Bonnie Prince Charlie : Princes Beach, Eriksay, where Charles Edward Stuart first set foot on Scottish soil; Cille Bhrìghde (at the old walled garden) where he tried to recruit MacDonald of Boisdale to his cause – MacDonald told him to go back to France; Uabh na Phrionnsa where the Prince hid from government forces; Milton, birthplace of Flora MacDonald who helped the Prince escape ‘over the sea to Skye’, and from there back to France.
Game fishing : Some of the best salmon and trout fishing anywhere in the world, from machair lochs and the Howmore river: Permits from Oifis Stòras in Daliburgh 01878 700101. For mountain lochs, tickets can be obtained from Oifis Stòras or the post office in Daliburgh 01878 700300 (or MacGillivray’s shop in Balivanich).
The Big Garden at An Gàrradh Mòr, Cille Bhrìghde : The historic high-walled kitchen garden between Pollachar. and Ludag (01878 700828) firstname.lastname@example.org. Hebridean hoggett lamb, free-range eggs, fresh garden produce, herbs, jams and chutneys.
Kilbride Shellfish, Ludag : Freshly caught shellfish. Tel Angus Campbell (01878 700342)
You can collect shell-fish yourself (but legal and safe only in a month with an R in it – eg January, not June): Razor clams in the Sound of Barra; Cockles at Glendale or the South Ford (S Uist – Benbecula); Mussels and whelks – many rocky shorelines …
Kilbride Café at Cille Bhrìghde (West Kilbride), next to The Big Garden / Hebridean Woolshed. Offers everything from coffee and cake to full Scottish breakfast.
Lochboisdale Café at Lochboisdale (look out for the pink roof!) with Post Office, internet services and great cakes!
Pollachar Inn (food highly recommended) at Poll a Charra (01878 700215)
Orasay Inn (hotel and restaurant) at Loch Carnan, north end of South Uist (pre-booked only for non-residents) (01870 610298)
Arts & Crafts
Askernish : Bill Neil, wildlife artist – Studio gallery. (see detail, right)
Kildonan : Uist Craft Producer’s shop; also café and excellent local museum
Stoneybridge : Uist Crafts Workshop
Iochdar : Hebridean Jewellery – also with excellent general gift shop and café
Cille Bhrìghde (West Kilbride) : The Hebridean Woolshed at the walled garden. Hand-spun wool yarns from black Hebridean sheep, other local sheep and other fibres, hand-knitted and hand-woven garments, spinning workshops. Tel 01878 700828, email@example.com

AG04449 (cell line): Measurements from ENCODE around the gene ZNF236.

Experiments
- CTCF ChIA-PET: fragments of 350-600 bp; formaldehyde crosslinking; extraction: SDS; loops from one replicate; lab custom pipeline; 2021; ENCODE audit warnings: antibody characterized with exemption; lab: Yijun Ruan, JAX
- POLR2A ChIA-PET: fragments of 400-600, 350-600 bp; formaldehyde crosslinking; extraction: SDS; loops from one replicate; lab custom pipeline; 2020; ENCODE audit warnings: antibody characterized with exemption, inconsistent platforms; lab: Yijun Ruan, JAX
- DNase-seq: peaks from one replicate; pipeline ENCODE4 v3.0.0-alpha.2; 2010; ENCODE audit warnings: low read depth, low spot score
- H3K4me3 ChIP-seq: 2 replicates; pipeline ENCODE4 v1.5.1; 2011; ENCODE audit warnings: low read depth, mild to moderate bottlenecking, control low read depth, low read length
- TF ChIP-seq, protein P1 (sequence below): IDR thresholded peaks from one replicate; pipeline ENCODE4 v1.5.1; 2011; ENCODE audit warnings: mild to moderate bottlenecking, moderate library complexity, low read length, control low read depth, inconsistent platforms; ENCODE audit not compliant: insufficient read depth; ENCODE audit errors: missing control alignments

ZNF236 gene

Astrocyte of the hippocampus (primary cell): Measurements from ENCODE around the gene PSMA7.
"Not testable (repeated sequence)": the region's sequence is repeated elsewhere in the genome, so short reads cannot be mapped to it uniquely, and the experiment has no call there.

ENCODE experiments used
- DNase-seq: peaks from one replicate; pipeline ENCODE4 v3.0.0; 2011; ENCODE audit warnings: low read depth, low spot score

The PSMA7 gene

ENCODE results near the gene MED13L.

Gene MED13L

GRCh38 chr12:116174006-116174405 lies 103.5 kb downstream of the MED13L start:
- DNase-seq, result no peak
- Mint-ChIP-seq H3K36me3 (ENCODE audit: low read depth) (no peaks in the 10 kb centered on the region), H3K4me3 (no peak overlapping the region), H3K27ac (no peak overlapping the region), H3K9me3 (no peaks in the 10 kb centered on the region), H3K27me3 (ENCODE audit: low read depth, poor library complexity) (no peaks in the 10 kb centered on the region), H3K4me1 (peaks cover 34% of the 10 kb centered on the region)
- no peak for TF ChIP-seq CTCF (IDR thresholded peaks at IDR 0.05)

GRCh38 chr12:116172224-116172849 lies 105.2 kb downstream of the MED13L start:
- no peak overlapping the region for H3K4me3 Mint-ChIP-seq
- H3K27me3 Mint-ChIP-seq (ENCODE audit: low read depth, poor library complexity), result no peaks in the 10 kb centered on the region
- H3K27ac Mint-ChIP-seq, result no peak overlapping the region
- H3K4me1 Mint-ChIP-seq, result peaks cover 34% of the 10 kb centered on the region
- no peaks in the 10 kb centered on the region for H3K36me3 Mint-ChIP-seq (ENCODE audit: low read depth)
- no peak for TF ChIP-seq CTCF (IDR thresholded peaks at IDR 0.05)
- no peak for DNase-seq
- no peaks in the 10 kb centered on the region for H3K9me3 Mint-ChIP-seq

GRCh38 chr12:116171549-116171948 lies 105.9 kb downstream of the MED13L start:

Weather and Tides
Weather forecasts are essential to making the most of your holiday. If you have a smartphone with you, you’ll probably already have a weather app that will automatically give weather for where you are. If you need to enter a location, enter the postcode HS8 5JR or the placename Eriskay
Tidal information can help you plan sea-fishing trips, or a visit to some beaches – especially if you want to try your hand at cockling. We recommend the smartphone tide app anyTide UK tides (which is a free app provided by the UK National Oceanography Centre)
For PCs, we recommend the following sources :
Events, Activities, Entertainment
Ceilidhs, dances and other events at Daliburgh, Kilpheder, Lochboisdale, Stoneybridge, especially from October to Easter. Just ask around!
St Peter’s Traditional Dance Club – Saturday 8pm-10pm, late October to Easter at St Peter’s Hall, Kilpheder. All made very welcome. Contact Lena MacLellan 01878 700253
Ceolas – Summer School (1st week of July) of Gaelic language, music, dance, held in and around Daliburgh during the first week of July
Feis Tir a Mhurrain, Kildonan / Iochdair
Gaelic language summer school for young people, held mid July
Screen Machine – RBS / HiArts mobile cinema, regularly stops at Daliburgh with the latest films. Highly recommended!
Churches and Religious Sites
Roman Catholic churches at Eriskay, Daliburgh, Bornish, Howbeag, Iochdar;
Church of Scotland churches at Daliburgh, Howmore, Griminis (Benbecula)
Free Church of Scotland church at Lochboisdale,
Howmore – Mediaeval chapels and college (ruins); 19th century Church of Scotland church with now rare central communion table.
Roadside shrines at Iochdar, West Gernish, Kilpheder, Carnan, Eriskay and elsewhere
West Gerinish – Our Lady of the Isles, Madonna and Child sculpture (pictured, right) by Hew Lorimer, watching over the islands since the height of the Cold War in the late 1950s.